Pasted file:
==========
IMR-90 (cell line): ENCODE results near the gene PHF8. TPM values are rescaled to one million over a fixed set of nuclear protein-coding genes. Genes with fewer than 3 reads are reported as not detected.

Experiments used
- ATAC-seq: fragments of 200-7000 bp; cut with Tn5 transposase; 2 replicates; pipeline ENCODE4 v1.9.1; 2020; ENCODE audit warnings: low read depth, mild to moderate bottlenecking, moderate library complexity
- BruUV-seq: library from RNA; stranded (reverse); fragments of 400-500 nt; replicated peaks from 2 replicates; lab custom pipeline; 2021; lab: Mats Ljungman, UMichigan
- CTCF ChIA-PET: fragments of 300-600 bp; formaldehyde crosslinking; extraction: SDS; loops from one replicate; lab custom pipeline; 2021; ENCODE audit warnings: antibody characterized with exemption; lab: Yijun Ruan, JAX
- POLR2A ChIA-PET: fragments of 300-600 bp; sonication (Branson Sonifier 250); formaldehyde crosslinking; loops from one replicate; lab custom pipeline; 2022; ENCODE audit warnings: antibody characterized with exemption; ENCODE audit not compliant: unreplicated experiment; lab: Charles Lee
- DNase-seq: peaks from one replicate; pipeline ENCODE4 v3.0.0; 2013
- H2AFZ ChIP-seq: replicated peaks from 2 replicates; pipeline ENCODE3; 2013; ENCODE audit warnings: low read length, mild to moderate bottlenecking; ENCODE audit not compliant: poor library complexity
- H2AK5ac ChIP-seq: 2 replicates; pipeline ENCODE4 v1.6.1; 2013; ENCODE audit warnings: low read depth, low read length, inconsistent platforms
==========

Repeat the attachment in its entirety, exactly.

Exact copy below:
IMR-90 (cell line): ENCODE results near the gene PHF8. TPM values are rescaled to one million over a fixed set of nuclear protein-coding genes. Genes with fewer than 3 reads are reported as not detected.

Experiments used
- ATAC-seq: fragments of 200-7000 bp; cut with Tn5 transposase; 2 replicates; pipeline ENCODE4 v1.9.1; 2020; ENCODE audit warnings: low read depth, mild to moderate bottlenecking, moderate library complexity
- BruUV-seq: library from RNA; stranded (reverse); fragments of 400-500 nt; replicated peaks from 2 replicates; lab custom pipeline; 2021; lab: Mats Ljungman, UMichigan
- CTCF ChIA-PET: fragments of 300-600 bp; formaldehyde crosslinking; extraction: SDS; loops from one replicate; lab custom pipeline; 2021; ENCODE audit warnings: antibody characterized with exemption; lab: Yijun Ruan, JAX
- POLR2A ChIA-PET: fragments of 300-600 bp; sonication (Branson Sonifier 250); formaldehyde crosslinking; loops from one replicate; lab custom pipeline; 2022; ENCODE audit warnings: antibody characterized with exemption; ENCODE audit not compliant: unreplicated experiment; lab: Charles Lee
- DNase-seq: peaks from one replicate; pipeline ENCODE4 v3.0.0; 2013
- H2AFZ ChIP-seq: replicated peaks from 2 replicates; pipeline ENCODE3; 2013; ENCODE audit warnings: low read length, mild to moderate bottlenecking; ENCODE audit not compliant: poor library complexity
- H2AK5ac ChIP-seq: 2 replicates; pipeline ENCODE4 v1.6.1; 2013; ENCODE audit warnings: low read depth, low read length, inconsistent platforms